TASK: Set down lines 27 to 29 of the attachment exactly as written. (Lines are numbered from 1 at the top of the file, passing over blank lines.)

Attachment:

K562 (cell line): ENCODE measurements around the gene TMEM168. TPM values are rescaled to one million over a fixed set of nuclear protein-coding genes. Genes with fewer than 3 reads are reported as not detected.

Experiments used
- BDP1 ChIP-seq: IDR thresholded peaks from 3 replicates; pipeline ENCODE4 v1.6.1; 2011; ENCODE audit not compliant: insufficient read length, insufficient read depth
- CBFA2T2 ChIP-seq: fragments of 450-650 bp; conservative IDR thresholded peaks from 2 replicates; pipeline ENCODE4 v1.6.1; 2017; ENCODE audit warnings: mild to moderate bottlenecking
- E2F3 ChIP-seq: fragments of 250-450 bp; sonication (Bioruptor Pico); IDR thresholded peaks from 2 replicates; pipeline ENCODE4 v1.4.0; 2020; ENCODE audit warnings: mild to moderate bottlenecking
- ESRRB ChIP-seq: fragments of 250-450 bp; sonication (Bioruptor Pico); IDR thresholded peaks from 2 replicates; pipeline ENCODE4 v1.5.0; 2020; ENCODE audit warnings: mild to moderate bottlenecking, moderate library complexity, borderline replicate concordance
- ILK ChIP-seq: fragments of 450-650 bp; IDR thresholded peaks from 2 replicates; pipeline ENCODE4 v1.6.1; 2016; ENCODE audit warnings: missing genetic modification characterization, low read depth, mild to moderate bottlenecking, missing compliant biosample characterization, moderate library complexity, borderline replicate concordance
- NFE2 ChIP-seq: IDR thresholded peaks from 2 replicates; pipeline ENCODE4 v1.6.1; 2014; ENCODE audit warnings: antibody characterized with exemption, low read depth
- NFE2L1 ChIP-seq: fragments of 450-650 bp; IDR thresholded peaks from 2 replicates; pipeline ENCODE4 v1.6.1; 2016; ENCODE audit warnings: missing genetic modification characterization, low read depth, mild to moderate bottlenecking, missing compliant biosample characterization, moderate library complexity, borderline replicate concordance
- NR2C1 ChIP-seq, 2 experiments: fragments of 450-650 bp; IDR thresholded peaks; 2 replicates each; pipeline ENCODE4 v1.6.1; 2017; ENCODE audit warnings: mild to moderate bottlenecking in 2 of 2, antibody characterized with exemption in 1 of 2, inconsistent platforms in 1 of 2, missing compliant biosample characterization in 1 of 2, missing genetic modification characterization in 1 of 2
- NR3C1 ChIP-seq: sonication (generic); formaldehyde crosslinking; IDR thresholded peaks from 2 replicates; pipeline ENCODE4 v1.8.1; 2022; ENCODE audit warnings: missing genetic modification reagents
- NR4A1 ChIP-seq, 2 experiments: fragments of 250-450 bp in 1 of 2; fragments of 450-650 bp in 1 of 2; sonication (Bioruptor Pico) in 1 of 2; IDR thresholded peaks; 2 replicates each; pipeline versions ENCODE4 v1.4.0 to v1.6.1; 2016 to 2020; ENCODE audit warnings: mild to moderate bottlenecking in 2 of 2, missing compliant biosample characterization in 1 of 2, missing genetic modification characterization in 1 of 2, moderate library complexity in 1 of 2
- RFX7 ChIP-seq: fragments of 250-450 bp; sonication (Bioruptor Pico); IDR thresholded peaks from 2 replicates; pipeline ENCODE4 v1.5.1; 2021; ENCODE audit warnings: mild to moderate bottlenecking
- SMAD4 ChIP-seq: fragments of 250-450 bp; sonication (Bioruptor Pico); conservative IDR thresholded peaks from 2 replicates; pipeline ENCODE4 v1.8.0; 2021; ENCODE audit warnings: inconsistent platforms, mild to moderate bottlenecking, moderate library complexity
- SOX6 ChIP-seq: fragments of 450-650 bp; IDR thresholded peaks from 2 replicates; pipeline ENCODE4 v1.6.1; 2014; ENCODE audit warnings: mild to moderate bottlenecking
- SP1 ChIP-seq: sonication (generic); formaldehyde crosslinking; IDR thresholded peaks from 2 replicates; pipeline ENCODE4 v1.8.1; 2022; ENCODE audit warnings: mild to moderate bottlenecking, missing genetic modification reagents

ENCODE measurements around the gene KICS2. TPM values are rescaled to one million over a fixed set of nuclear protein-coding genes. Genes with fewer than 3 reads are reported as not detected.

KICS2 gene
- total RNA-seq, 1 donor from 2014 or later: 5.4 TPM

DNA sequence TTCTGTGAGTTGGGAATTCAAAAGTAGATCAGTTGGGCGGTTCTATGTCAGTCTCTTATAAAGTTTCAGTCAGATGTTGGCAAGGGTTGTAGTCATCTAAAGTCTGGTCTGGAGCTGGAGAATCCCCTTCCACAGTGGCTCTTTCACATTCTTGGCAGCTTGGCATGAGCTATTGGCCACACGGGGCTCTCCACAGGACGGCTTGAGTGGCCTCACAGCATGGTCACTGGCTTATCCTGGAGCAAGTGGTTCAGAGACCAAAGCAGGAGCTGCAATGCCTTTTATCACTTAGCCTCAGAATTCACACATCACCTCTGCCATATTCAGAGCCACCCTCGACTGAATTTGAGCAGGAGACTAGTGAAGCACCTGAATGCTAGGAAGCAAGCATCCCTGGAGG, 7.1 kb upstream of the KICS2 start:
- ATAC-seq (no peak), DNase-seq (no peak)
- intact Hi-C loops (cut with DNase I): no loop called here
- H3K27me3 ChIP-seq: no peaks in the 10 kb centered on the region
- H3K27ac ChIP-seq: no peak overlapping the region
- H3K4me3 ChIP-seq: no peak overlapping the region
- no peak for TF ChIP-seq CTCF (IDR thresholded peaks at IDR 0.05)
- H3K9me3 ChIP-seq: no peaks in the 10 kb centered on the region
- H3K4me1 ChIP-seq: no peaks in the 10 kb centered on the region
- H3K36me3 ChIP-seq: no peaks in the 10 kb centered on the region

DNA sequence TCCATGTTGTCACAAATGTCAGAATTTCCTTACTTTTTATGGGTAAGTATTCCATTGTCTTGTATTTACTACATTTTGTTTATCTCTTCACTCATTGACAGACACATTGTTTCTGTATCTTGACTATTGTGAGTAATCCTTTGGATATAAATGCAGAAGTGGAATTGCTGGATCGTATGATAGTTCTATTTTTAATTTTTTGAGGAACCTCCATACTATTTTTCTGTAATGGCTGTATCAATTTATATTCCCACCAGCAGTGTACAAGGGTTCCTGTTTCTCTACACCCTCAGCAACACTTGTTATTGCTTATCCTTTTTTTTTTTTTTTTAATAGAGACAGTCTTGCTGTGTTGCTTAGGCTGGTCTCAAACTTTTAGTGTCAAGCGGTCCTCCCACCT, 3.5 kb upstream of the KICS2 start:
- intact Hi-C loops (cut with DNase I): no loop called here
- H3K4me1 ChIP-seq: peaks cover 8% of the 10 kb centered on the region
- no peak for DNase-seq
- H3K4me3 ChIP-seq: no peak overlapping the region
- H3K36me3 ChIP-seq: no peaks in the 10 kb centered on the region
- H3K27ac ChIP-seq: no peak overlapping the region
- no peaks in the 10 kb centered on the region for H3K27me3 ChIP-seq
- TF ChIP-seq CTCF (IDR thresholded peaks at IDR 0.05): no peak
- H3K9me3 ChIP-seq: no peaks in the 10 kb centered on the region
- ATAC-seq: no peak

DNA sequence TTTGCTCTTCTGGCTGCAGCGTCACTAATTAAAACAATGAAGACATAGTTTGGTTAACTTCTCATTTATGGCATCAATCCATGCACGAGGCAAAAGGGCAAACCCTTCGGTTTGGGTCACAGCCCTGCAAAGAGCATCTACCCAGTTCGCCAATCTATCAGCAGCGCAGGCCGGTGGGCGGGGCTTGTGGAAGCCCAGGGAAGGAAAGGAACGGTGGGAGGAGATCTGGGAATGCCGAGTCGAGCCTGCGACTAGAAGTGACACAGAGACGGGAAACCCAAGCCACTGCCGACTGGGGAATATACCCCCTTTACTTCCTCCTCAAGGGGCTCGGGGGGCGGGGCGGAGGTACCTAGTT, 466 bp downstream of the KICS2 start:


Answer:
- H3K9me3 ChIP-seq: no peaks in the 10 kb centered on the region
- H3K4me1 ChIP-seq: no peaks in the 10 kb centered on the region
- H3K36me3 ChIP-seq: no peaks in the 10 kb centered on the region